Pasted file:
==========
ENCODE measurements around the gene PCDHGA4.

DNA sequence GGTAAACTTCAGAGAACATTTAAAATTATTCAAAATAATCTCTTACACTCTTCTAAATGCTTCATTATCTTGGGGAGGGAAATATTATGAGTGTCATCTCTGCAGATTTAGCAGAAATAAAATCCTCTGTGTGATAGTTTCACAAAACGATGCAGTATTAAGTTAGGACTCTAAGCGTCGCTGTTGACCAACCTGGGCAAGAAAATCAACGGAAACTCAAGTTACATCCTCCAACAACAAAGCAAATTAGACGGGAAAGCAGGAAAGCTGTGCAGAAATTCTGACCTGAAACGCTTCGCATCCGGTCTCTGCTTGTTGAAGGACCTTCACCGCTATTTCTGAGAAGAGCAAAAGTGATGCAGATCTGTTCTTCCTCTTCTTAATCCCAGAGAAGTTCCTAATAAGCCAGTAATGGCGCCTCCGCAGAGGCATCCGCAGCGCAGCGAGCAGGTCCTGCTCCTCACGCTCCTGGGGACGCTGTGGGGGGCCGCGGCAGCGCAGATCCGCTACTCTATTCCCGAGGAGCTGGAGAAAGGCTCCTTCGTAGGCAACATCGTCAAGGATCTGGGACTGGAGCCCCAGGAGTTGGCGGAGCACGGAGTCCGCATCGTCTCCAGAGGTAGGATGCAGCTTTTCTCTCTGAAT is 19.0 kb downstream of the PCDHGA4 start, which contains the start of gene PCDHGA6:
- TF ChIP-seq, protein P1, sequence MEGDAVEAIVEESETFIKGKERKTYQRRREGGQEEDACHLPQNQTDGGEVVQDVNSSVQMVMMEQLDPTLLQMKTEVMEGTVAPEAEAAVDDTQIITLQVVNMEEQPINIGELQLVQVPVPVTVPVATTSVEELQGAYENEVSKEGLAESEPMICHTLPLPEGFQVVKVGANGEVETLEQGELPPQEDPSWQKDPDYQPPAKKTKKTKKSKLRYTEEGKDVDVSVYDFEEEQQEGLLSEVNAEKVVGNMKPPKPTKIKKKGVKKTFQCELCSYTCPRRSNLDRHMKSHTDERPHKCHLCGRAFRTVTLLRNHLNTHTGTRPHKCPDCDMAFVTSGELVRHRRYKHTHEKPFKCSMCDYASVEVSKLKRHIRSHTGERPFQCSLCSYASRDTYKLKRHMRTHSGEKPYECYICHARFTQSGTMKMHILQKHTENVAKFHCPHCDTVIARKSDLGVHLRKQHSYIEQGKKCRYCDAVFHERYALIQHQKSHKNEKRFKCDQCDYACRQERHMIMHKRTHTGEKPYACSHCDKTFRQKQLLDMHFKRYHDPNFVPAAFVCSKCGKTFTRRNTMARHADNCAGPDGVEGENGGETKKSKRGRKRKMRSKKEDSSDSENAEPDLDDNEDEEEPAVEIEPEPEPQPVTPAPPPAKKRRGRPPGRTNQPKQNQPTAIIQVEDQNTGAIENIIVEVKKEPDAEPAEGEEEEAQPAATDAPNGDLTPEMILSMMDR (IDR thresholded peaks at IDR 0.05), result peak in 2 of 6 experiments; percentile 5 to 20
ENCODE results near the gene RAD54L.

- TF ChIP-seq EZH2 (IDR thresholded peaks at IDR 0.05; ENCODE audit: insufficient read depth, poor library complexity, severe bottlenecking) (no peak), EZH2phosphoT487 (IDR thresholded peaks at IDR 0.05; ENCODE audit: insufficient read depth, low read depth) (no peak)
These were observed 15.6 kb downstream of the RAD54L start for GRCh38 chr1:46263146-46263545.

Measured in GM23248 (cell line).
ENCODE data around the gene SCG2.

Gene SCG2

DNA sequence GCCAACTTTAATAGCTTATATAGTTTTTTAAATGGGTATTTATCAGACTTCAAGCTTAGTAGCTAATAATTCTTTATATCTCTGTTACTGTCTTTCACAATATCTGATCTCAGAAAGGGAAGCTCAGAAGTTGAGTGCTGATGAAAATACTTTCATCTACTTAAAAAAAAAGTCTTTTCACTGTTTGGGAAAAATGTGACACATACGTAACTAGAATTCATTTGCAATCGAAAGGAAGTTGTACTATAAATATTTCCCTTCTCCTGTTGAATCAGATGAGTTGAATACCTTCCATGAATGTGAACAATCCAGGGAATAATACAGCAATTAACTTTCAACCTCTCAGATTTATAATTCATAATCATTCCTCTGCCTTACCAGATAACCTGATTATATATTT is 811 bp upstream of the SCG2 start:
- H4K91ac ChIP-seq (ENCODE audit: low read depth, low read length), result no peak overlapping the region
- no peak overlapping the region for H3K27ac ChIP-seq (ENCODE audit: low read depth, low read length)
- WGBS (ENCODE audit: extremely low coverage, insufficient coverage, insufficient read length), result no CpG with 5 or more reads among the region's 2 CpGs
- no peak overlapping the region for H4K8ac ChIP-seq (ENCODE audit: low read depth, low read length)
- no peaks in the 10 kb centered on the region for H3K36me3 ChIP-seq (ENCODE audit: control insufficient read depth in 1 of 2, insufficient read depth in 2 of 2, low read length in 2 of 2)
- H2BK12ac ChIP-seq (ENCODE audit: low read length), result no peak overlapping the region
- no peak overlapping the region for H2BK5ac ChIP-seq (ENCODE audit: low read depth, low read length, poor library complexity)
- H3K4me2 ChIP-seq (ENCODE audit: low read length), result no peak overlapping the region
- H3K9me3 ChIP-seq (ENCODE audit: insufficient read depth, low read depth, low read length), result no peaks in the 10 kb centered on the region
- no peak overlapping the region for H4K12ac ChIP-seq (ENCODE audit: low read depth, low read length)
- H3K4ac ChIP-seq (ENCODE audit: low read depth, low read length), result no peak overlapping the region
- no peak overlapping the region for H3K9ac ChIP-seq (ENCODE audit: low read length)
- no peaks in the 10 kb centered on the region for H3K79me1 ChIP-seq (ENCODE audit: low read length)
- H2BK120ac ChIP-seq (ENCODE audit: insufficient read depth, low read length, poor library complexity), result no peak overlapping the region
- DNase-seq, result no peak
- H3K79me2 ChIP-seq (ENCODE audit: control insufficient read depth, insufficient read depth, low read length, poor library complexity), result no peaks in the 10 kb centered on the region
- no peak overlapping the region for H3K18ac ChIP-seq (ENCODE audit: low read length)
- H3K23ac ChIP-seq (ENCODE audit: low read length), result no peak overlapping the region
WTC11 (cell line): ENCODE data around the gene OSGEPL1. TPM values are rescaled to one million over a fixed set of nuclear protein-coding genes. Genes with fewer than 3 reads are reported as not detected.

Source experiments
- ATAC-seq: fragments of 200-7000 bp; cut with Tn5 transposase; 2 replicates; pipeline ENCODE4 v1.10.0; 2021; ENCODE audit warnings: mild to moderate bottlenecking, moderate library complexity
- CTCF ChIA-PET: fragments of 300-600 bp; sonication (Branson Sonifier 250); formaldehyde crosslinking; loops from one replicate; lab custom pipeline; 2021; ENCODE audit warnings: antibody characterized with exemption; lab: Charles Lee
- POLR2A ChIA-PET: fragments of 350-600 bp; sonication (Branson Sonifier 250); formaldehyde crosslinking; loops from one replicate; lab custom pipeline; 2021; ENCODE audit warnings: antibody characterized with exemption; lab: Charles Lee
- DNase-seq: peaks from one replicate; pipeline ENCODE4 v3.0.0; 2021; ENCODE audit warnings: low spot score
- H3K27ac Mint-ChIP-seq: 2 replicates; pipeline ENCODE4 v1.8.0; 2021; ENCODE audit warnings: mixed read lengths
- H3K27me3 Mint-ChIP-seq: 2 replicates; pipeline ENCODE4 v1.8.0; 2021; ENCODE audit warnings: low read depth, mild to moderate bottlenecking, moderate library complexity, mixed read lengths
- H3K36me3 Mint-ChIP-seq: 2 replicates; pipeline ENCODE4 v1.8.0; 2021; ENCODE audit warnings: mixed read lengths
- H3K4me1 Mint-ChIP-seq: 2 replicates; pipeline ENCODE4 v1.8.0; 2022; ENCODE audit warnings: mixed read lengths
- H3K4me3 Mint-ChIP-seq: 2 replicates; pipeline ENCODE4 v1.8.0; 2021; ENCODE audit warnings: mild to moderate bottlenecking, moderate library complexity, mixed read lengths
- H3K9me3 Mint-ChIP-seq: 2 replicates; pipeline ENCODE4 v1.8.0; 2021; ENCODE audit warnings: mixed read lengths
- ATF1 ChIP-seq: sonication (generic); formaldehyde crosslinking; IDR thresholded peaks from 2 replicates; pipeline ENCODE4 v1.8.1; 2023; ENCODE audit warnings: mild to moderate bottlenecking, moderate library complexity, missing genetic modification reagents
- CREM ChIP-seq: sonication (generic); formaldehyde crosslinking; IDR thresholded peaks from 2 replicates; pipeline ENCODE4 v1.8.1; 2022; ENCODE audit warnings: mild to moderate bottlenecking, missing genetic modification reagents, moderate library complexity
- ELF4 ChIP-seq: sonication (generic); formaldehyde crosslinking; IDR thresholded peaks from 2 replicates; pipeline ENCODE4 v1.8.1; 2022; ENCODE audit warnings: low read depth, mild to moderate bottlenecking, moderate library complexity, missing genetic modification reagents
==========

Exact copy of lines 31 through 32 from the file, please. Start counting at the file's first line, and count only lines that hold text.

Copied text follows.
- ATAC-seq: fragments of 200-7000 bp; cut with Tn5 transposase; 2 replicates; pipeline ENCODE4 v1.10.0; 2021; ENCODE audit warnings: mild to moderate bottlenecking, moderate library complexity
- CTCF ChIA-PET: fragments of 300-600 bp; sonication (Branson Sonifier 250); formaldehyde crosslinking; loops from one replicate; lab custom pipeline; 2021; ENCODE audit warnings: antibody characterized with exemption; lab: Charles Lee